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Odell Beckham Jr. must be careful: Don’t enrage the wrong people

The last time Giants general manager Jerry Reese saw Odell Beckham Jr. on a football field was Jan. 8 in Green Bay, where New York was thumped in the NFC wild-card round. The star wide receiver’s numbers that day: a disappointing four catches for 28 yards with two drops.

Reese thought the next time he'd see Beckham would be during Giants OTAs, which began last week. No such luck.

Beckham instead was 2,500 miles away in Los Angeles working out with bad boy/former NFL quarterback Johnny Manziel, not Eli Manning. He was being coached up by Hall of Fame wide receiver Cris Carter, not Giants coach Ben McAdoo and his staff.

Beckham once again has made New York tabloid headlines for the wrong reasons. That can't please Reese or Giants owner John Mara as they ponder whether to make OBJ the NFL's highest paid receiver with a price tag in the range of $18 million per year.

As a former GM who now works for an NFL agent group, I understand a star player's reluctance (fear of injury) to participate in all aspects of voluntary OTAs when a mammoth contract is on the horizon. But I would strongly recommend that he demonstrate good faith by showing up and doing at least some conditioning work while abstaining from more intense on-field drills until his new contract is finalized. With the offseason program now shortened to nine weeks, it's important that all players are in attendance, even if they limit their on-field work.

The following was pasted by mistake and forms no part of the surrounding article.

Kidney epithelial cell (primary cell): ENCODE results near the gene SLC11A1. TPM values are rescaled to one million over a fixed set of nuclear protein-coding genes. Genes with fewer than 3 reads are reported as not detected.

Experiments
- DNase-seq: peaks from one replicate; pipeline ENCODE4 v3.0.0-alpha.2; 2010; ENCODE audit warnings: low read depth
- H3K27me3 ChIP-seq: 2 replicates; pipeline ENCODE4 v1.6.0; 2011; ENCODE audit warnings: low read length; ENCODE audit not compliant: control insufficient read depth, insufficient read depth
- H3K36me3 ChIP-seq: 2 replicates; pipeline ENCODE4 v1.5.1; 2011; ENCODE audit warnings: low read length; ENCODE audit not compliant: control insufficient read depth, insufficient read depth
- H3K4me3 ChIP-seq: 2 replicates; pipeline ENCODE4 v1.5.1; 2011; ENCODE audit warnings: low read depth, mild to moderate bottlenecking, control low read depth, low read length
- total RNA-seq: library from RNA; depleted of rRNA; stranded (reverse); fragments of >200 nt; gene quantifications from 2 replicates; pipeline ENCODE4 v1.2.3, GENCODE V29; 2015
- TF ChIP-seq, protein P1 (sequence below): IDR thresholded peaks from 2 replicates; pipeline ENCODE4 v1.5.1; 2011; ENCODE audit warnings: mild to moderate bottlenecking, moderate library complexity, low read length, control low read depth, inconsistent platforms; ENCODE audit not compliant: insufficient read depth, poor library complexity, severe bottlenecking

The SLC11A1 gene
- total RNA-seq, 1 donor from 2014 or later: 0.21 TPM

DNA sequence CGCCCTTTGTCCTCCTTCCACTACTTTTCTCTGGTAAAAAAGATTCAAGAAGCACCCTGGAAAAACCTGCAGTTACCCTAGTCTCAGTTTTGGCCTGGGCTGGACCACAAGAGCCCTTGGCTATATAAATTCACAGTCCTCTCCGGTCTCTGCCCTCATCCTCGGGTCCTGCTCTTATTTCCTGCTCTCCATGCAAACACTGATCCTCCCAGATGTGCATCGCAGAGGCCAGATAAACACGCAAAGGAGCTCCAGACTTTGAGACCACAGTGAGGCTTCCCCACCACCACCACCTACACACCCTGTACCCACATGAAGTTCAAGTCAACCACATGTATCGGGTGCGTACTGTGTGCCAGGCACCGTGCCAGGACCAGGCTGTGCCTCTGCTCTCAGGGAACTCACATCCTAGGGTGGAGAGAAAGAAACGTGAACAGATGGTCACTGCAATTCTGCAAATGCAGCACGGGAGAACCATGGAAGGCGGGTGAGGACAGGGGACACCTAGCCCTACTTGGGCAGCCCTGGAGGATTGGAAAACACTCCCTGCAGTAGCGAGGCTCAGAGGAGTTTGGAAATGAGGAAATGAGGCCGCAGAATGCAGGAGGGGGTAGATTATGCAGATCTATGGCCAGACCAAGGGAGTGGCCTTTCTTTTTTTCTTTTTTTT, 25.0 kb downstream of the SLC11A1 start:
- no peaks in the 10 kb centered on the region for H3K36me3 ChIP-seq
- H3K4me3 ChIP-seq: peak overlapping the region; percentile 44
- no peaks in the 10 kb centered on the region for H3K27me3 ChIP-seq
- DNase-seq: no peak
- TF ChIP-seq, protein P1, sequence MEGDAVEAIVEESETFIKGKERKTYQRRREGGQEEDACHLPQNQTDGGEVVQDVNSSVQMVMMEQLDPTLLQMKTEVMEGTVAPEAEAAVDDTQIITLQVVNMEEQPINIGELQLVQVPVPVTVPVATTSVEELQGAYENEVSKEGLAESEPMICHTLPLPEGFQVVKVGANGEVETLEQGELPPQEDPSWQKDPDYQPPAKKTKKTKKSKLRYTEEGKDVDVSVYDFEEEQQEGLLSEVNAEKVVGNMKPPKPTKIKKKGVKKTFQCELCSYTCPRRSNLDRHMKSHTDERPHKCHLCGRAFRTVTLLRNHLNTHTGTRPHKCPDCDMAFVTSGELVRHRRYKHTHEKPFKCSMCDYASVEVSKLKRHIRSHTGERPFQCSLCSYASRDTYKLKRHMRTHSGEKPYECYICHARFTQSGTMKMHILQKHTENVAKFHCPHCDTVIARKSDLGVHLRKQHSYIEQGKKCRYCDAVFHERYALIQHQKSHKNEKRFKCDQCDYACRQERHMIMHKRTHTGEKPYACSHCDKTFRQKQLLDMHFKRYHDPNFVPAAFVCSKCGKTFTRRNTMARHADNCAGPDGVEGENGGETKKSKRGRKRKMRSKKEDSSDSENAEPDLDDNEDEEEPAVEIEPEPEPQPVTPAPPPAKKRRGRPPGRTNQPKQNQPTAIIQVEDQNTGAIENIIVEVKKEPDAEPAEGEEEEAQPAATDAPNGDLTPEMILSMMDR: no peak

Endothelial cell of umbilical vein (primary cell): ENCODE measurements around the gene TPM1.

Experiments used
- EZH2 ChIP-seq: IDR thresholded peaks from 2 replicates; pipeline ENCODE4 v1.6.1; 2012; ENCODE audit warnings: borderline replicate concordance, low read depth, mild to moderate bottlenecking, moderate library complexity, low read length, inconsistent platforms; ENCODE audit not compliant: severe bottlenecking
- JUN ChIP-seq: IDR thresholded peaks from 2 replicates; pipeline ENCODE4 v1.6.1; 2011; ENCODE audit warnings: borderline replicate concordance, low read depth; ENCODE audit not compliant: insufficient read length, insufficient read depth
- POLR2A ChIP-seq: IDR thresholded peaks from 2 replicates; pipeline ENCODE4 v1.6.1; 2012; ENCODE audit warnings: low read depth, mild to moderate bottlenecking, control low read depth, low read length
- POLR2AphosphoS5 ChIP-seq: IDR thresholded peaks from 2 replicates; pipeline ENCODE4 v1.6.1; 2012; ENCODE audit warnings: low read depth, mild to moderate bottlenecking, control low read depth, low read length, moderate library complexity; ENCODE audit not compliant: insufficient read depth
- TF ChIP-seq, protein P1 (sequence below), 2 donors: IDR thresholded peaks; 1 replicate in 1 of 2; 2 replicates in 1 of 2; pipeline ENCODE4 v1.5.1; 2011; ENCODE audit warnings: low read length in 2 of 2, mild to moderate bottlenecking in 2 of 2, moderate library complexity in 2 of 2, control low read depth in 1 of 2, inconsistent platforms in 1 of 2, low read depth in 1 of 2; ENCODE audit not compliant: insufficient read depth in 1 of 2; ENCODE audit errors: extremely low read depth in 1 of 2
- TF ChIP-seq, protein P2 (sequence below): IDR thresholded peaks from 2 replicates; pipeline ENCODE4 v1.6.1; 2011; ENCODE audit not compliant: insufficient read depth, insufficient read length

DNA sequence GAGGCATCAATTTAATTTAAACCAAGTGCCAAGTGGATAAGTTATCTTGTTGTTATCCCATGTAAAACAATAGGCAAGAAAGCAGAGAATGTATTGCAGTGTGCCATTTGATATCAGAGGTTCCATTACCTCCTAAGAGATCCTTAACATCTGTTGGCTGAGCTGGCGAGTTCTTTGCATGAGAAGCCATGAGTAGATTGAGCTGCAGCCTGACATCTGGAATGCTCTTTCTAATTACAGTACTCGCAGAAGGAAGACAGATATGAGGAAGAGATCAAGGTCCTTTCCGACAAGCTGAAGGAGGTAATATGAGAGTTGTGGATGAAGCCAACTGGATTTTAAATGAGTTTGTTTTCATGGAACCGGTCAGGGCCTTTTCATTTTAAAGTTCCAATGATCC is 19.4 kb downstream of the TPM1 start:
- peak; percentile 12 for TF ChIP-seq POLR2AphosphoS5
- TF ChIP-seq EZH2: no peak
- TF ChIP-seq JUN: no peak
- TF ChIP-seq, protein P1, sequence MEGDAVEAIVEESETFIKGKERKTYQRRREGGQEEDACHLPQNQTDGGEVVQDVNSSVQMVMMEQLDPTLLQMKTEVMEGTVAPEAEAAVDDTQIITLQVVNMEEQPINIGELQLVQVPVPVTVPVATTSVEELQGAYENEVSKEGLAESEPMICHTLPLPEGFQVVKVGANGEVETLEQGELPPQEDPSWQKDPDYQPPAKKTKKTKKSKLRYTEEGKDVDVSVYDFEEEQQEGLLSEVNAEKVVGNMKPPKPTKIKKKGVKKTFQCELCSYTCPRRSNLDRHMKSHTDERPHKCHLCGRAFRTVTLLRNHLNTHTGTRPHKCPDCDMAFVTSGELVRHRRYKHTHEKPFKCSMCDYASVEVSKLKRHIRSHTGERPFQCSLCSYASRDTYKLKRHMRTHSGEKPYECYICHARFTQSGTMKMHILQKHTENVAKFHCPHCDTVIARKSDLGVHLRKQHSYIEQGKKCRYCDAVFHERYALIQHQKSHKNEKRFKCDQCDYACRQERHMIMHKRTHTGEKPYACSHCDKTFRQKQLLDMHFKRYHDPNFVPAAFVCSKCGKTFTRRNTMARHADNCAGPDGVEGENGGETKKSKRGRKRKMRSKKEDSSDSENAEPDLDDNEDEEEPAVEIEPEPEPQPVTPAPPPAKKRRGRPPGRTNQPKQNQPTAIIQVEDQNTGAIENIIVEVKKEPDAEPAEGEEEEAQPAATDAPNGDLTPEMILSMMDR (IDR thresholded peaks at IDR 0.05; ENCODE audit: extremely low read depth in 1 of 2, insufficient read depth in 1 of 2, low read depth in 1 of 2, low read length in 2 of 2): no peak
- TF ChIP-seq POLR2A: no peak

If I were Beckham's agent, I'd have him working out at the Giants facility. And if I were in the shoes of Reese and Mara, I’d be more than a little concerned about whether Beckham is more focused on being a celebrity than being the NFL's best receiver.

While plenty NFL players are skipping OTAs, Beckham is the lightning rod of the group — just the way he likes it. He craves the limelight and enjoys his image. He obviously believes his profile helped him land the largest shoe deal for any NFL player.

Beckham's playoff debacle at Lambeau Field, which included him punching a hole in the stadium wall, followed his ill-advised trip to South Beach to party on a boat and hit the clubs with three teammates and Justin Bieber during the week before the game. Reese at the time fired out on the young star, saying, “He's a smart guy but sometimes he doesn't do smart things,” and it's "time to grow up."

Those are not words a player wants to hear from the guy who signs off on his contract, especially in the first year he is eligible for a huge extension after his rookie deal.

But if Beckham really cared about what Reese says, he would have been in the Meadowlands with his teammates and coaches at the start of the offseason program.


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